With version 4 (variant 1) random UUIDs there are 2^122 possible values. If we assume proper random* number generation that means that the chance of any two ids matching is around 1 in 5.32x10^36.
If you use 2 version 4 UUIDs together (let's call it a super UUID), you have 2^244 possible different values. That means the chance of 2 properly random* 'super UUIDs' the chance they collide is 1 in 2.83×10^73
So yes, having more numbers available makes it less likely but it was already incredibly unlikely in the first place. It's kind of like asking whether if you dip a cup in the ocean twice, a year separated, whether it's less likely to get the exact same set of water molecules on each attempt than you would if you did the same thing in Lake Superior.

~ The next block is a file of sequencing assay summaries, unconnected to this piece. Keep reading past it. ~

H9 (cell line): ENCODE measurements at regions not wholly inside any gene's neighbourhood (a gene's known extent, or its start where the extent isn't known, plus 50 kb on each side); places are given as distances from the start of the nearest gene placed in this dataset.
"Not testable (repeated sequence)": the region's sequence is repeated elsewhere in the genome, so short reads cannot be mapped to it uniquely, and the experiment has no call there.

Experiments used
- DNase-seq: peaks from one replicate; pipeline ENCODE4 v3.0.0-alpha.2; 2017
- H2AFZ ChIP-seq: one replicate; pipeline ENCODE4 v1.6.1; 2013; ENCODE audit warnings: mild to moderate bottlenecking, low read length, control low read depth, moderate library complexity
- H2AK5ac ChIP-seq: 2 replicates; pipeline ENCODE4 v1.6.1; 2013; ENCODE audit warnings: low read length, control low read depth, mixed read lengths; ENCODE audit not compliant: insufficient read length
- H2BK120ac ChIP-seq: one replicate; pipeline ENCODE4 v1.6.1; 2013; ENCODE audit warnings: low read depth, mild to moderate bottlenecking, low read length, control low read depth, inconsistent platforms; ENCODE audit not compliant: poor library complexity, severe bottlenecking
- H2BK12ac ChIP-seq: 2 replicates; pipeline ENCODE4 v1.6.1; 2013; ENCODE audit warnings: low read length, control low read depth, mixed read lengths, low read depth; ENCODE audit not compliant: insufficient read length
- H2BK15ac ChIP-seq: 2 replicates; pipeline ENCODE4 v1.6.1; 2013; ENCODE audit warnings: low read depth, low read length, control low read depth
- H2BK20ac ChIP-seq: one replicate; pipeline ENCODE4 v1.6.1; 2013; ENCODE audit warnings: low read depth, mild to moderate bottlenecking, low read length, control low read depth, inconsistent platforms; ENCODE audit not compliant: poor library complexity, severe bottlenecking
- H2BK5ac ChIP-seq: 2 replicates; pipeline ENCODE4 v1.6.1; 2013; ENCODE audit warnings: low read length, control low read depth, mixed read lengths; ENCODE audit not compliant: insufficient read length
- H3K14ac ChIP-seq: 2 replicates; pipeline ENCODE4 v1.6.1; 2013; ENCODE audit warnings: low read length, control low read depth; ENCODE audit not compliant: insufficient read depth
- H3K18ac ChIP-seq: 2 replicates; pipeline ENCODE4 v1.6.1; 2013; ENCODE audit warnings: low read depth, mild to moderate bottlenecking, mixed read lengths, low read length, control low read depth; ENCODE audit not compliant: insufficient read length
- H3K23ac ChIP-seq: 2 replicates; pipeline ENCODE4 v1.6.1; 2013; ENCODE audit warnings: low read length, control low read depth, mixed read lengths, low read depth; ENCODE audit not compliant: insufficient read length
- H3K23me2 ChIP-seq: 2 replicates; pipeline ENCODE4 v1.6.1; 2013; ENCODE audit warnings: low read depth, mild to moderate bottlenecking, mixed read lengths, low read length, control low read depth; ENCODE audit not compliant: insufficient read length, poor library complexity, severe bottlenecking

*Unless you have special equipment to generate random numbers, then in practical terms we are really talking about psuedo-random numbers. As long as the PRNG is cryptographically secure (evenly distributed and chaotic, etc.) we can ingore that and treat them like true random numbers for this purpose.